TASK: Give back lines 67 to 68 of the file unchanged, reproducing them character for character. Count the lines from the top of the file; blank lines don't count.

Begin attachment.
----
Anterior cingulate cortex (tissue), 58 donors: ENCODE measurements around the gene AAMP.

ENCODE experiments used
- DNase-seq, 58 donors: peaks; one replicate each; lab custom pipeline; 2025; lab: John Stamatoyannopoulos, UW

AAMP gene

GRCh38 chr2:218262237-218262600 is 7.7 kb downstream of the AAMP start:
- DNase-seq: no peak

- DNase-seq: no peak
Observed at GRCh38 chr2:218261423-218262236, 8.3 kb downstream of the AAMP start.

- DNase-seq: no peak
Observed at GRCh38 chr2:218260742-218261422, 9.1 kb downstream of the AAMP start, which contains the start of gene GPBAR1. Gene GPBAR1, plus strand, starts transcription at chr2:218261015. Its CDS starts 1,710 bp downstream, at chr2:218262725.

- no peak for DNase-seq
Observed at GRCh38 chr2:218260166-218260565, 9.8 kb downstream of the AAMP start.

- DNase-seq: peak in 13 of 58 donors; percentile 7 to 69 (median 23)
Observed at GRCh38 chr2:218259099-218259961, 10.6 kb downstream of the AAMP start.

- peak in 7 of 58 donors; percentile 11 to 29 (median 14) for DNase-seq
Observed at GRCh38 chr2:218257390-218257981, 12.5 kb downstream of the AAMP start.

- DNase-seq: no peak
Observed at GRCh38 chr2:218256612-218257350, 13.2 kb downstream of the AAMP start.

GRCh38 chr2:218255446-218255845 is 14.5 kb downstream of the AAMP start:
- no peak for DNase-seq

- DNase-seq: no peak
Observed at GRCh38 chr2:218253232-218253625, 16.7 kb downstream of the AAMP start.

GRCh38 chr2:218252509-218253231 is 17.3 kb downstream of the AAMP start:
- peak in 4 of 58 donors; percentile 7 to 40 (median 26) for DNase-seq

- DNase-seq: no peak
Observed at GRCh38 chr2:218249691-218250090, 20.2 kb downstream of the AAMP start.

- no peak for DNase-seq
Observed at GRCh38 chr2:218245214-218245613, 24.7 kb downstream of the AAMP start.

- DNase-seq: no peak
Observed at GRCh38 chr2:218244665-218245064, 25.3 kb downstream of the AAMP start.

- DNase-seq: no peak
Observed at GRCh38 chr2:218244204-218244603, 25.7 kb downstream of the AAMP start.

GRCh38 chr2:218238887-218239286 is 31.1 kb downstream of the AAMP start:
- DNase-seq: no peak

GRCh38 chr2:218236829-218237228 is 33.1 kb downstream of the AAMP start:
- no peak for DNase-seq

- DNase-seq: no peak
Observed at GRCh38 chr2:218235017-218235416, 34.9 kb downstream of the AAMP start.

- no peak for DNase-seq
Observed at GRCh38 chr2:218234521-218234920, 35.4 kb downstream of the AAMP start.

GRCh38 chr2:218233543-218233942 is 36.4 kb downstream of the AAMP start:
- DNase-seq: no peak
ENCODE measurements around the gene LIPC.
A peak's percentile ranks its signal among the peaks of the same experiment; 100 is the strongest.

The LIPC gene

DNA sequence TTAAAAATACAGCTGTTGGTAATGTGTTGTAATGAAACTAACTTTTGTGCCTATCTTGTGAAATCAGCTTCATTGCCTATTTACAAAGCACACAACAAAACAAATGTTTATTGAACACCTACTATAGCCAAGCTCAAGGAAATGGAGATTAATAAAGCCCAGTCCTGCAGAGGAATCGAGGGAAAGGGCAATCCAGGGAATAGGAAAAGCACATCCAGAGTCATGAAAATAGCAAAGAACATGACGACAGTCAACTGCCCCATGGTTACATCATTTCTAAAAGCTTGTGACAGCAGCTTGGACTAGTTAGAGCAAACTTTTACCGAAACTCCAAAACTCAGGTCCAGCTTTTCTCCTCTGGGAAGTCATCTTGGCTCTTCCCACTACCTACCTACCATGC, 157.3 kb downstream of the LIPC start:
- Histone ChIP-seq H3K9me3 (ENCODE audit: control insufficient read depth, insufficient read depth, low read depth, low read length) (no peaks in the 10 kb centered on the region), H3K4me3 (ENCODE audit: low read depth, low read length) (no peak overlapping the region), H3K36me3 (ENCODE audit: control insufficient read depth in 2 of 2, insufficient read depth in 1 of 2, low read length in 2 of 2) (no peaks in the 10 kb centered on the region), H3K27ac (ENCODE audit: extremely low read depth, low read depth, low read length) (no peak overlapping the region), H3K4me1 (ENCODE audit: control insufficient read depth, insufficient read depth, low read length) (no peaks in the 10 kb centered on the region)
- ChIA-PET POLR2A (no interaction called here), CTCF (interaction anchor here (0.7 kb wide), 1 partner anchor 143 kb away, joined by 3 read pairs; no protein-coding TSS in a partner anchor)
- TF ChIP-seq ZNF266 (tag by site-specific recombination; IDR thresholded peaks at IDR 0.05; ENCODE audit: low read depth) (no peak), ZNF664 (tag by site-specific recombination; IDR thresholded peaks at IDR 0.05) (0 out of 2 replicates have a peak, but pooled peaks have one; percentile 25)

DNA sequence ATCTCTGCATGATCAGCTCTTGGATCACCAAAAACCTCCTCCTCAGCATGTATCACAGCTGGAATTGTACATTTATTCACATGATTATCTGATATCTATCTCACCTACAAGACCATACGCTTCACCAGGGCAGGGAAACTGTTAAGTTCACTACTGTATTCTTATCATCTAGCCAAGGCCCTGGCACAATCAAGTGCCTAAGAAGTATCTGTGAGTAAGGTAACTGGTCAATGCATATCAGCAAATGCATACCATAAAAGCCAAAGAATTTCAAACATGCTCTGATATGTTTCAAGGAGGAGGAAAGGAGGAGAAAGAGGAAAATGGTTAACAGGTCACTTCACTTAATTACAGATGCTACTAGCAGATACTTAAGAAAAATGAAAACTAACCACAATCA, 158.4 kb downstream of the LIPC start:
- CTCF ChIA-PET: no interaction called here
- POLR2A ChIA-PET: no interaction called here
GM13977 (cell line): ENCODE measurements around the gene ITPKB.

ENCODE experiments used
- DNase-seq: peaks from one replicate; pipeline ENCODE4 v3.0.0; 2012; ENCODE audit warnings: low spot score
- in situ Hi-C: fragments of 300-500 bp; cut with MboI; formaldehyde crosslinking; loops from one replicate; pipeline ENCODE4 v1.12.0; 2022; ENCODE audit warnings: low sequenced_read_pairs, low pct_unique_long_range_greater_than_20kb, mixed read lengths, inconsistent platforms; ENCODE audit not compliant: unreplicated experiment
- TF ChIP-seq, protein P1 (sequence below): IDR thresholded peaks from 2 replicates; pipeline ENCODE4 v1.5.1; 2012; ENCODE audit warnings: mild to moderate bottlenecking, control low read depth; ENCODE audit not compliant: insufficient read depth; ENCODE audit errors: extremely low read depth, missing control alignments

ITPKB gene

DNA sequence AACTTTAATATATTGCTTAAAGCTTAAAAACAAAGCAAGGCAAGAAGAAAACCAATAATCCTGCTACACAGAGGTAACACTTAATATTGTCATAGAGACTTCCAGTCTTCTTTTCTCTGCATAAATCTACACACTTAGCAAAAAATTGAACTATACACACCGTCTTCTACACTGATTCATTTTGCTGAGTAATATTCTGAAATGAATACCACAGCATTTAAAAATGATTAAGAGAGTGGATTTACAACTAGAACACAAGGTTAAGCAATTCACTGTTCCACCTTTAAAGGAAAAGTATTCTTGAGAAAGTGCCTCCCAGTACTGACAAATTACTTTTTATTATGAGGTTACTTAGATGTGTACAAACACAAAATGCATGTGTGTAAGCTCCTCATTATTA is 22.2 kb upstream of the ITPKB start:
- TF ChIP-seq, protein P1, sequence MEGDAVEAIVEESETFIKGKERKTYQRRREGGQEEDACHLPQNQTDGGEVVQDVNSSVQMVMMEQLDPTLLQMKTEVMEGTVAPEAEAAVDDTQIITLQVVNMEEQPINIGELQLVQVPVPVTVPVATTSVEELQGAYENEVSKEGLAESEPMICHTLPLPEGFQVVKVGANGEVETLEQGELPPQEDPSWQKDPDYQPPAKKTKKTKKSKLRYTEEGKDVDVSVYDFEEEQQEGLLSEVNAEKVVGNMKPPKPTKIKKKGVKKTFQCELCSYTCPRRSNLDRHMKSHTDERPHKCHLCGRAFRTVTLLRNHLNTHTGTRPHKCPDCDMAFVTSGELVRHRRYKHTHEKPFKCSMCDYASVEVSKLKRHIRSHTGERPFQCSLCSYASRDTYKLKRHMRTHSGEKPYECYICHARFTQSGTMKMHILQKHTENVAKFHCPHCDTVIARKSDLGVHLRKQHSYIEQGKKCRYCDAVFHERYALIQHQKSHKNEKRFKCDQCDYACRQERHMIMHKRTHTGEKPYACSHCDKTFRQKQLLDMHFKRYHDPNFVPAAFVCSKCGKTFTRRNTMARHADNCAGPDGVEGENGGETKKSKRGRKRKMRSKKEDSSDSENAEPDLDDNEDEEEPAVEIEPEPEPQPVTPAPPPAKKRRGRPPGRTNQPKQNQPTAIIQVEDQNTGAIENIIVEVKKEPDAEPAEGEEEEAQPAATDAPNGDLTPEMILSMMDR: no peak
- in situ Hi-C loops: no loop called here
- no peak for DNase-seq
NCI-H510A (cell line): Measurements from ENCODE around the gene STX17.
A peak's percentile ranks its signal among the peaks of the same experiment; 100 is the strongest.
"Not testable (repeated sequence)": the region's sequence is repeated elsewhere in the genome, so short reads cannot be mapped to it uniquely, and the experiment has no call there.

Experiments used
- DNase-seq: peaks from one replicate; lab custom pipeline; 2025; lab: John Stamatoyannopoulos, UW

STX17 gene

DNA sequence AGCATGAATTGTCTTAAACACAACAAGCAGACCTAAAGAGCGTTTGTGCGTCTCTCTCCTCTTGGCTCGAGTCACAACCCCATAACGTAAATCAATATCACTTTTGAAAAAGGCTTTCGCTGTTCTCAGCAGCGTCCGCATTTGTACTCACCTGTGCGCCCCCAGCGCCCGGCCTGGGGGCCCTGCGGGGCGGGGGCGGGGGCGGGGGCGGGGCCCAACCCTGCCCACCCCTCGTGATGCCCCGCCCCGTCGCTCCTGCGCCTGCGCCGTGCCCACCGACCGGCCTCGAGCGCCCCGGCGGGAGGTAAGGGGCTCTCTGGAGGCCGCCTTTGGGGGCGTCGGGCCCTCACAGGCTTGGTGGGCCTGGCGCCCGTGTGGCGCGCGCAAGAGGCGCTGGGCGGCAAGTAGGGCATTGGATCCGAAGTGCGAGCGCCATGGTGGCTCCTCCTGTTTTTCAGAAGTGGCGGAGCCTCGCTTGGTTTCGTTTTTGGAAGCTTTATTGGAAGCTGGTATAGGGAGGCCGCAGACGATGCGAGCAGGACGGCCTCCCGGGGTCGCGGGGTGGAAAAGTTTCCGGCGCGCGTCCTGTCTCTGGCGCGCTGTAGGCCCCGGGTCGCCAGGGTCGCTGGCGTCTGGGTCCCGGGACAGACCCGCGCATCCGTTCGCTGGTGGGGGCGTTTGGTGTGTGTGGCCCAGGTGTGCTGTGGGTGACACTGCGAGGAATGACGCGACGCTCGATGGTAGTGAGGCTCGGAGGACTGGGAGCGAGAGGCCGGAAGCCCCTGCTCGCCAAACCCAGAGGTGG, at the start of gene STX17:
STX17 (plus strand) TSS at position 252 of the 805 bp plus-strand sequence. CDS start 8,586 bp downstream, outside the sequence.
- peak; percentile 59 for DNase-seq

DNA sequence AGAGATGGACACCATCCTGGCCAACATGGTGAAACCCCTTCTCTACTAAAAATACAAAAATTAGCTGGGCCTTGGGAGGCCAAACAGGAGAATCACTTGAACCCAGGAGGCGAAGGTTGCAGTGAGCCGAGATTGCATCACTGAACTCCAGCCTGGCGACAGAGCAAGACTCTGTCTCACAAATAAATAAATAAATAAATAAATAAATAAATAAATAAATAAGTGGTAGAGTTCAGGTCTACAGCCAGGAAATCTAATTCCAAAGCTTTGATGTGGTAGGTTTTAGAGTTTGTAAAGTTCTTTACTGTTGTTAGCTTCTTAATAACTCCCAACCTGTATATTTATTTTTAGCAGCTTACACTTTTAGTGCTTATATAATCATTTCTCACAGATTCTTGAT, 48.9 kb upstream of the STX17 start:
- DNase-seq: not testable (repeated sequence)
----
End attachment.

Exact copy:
- DNase-seq: peaks from one replicate; lab custom pipeline; 2025; lab: John Stamatoyannopoulos, UW

STX17 gene